Justices ruled 6-3 to overturn the Seventh Circuit decision, which found that bankruptcy courts lack such jurisdiction in Wellness International Network, Limited v. Richard Sharif. The court’s decision states, “Consent to adjudication by a bankruptcy court need not be express, but must be knowing and voluntary.” It further states that “the Seventh Circuit should decide on remand whether Sharif’s actions evinced the requisite knowing and voluntary consent and whether Sharif forfeited his Stern [Stern v. Marshall] argument.”
It was the third time justices addressed the constitutional limits that Article III imposes on the bankruptcy court’s jurisdiction. This issue was first brought to the court’s attention in 2011 in the matter of Stern v. Marshall, where it determined that a final decision on a state law counterclaim was not within the power of the bankruptcy court.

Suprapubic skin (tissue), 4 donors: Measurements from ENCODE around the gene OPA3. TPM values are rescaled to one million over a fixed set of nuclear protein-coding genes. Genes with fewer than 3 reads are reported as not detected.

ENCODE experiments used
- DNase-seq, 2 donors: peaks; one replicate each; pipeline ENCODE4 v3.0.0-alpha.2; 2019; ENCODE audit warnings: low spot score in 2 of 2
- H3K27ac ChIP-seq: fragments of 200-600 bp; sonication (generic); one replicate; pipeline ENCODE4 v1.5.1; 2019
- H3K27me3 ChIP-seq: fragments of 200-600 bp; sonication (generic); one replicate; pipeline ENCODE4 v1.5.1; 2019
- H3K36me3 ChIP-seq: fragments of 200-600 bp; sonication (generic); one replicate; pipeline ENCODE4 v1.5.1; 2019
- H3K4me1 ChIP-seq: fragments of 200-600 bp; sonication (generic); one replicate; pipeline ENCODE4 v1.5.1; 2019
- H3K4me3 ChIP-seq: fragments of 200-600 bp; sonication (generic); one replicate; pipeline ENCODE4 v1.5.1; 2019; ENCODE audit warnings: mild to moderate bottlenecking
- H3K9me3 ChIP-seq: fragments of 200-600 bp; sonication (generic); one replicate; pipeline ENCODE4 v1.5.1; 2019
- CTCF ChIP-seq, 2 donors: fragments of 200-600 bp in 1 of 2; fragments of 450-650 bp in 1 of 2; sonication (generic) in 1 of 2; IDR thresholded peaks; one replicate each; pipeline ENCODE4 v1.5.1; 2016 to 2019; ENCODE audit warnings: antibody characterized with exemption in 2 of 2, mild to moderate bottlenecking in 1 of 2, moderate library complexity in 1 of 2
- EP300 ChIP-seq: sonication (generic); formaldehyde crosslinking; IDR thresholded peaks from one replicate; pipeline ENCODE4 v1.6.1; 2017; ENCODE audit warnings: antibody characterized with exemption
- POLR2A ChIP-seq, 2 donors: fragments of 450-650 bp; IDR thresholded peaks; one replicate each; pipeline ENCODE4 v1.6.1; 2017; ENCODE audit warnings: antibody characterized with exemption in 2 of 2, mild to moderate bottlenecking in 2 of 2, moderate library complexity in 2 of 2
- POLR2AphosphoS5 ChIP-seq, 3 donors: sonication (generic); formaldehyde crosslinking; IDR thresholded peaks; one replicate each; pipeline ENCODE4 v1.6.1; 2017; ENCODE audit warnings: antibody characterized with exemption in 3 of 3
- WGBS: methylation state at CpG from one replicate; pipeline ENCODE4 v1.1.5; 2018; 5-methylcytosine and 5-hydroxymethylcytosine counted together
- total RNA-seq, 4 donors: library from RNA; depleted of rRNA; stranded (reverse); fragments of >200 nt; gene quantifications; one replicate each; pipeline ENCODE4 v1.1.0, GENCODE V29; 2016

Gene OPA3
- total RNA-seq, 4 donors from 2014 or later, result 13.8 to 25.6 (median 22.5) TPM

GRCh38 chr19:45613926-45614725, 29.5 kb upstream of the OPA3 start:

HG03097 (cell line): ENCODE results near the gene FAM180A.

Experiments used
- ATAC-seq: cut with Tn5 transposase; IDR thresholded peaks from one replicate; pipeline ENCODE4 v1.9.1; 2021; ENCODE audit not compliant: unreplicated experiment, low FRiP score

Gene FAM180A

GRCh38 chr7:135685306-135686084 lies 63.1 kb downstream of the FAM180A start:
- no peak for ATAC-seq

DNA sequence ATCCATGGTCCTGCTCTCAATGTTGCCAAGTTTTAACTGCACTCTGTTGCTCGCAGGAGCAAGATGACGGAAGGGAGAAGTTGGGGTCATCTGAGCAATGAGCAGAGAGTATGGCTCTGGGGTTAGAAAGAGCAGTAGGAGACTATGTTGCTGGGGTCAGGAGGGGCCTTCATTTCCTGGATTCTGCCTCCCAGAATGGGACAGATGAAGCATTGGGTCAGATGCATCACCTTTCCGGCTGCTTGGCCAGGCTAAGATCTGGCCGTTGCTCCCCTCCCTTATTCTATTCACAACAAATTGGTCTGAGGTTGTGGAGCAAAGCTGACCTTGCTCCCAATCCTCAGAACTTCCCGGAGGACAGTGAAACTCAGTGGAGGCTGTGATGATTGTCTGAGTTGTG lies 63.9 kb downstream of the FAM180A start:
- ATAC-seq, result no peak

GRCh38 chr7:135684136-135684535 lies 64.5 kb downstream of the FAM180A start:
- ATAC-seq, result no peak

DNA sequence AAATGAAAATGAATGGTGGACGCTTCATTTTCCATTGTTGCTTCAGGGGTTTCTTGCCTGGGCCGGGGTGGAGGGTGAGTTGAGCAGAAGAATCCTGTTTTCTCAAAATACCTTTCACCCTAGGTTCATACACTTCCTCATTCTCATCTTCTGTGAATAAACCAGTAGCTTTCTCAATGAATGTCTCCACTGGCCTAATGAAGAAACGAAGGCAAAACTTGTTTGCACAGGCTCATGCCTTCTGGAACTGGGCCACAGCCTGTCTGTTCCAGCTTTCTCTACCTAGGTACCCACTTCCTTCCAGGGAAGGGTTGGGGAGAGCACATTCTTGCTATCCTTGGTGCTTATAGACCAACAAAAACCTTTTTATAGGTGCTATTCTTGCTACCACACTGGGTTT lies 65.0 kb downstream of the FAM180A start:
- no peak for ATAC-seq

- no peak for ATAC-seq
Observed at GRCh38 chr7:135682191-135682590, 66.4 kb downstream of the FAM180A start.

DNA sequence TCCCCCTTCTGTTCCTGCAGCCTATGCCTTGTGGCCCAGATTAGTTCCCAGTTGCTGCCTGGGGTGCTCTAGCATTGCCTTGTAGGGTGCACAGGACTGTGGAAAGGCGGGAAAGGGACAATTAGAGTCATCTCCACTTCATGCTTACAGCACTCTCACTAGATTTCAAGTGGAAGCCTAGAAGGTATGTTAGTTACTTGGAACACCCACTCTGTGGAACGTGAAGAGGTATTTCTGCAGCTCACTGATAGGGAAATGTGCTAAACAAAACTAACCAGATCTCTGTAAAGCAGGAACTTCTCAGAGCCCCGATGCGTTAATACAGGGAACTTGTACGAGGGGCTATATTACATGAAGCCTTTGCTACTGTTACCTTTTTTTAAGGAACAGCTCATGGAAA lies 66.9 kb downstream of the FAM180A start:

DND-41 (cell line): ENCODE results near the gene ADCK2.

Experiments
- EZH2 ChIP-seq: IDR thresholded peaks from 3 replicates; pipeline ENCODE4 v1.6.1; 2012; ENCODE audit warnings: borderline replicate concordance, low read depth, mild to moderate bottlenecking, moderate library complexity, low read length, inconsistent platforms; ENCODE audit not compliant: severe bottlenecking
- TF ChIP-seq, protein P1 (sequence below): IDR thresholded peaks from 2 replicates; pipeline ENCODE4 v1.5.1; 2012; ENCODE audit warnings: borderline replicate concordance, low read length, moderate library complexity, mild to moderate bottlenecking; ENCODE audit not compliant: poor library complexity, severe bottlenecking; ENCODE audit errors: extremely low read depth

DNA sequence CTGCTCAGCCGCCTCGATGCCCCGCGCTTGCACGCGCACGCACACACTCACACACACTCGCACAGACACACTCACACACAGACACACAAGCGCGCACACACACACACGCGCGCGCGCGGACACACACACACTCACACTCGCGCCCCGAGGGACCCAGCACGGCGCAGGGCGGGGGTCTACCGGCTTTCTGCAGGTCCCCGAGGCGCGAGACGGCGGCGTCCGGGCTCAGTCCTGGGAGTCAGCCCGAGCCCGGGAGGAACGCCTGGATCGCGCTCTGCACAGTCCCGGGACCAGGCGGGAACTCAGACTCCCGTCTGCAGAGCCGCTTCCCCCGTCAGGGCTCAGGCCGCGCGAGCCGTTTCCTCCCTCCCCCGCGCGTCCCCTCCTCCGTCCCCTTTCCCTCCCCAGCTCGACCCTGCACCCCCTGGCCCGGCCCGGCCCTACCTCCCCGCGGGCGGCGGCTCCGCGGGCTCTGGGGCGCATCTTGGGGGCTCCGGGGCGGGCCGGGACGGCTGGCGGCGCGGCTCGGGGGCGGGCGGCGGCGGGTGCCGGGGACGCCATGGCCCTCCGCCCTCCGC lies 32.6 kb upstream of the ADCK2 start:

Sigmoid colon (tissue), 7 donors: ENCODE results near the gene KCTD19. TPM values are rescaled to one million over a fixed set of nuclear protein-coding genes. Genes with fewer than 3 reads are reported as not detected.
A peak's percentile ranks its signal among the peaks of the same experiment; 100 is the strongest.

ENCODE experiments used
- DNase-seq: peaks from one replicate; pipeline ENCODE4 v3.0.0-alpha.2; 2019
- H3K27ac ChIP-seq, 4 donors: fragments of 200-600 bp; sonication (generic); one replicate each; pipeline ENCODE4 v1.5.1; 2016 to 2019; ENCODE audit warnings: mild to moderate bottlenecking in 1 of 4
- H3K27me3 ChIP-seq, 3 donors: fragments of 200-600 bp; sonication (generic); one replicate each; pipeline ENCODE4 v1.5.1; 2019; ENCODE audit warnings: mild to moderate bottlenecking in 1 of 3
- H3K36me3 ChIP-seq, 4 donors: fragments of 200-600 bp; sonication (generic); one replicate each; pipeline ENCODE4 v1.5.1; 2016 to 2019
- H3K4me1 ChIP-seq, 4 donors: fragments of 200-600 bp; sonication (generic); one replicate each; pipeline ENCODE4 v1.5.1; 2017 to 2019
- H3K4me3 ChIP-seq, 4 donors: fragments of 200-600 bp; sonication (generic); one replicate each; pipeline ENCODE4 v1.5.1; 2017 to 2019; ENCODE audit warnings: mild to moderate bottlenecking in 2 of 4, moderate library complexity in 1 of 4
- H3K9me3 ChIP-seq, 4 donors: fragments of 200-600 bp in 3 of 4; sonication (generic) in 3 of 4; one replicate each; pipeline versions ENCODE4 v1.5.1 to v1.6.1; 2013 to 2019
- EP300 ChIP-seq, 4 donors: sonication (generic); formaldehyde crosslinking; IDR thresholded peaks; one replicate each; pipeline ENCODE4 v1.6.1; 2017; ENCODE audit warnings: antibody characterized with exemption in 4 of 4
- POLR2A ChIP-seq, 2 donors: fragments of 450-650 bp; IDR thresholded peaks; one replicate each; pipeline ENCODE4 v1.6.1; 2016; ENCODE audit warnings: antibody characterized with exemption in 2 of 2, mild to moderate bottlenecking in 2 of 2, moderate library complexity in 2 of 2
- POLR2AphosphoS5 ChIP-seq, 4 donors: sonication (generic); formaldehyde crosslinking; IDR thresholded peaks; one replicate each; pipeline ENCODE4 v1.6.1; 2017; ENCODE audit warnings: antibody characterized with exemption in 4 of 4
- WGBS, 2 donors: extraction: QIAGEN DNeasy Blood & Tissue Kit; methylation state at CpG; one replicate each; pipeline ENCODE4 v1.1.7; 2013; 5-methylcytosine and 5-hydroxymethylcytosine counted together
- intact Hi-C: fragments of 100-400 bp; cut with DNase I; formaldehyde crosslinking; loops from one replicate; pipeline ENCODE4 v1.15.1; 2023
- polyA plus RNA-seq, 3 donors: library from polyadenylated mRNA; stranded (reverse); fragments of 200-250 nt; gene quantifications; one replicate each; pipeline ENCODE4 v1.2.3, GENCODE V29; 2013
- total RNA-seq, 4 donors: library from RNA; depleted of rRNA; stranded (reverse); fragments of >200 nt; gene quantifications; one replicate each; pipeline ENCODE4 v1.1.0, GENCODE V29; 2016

Wellness had asked the bankruptcy court to decide what property became part of the Sharif’s bankruptcy estate on the day that he filed. The case presented two points for the Supreme Court to address:
- If the issue is whether or not property in the debtor’s possession is property of the estate, then this is a “core” issue and the bankruptcy court has jurisdiction;
- If the issue is actually whether or not the bankruptcy court can determine a state law issue over the ownership of this property, then this is not a “core” issue and under Stern v. Marshall, the bankruptcy court would not have jurisdiction.
- Diana Mota, NACM associate editor
For deeper analysis of this case and its impact on bankruptcy and/or B2B credit, read this week's edition of NACM's eNews, available late Thursday afternoon.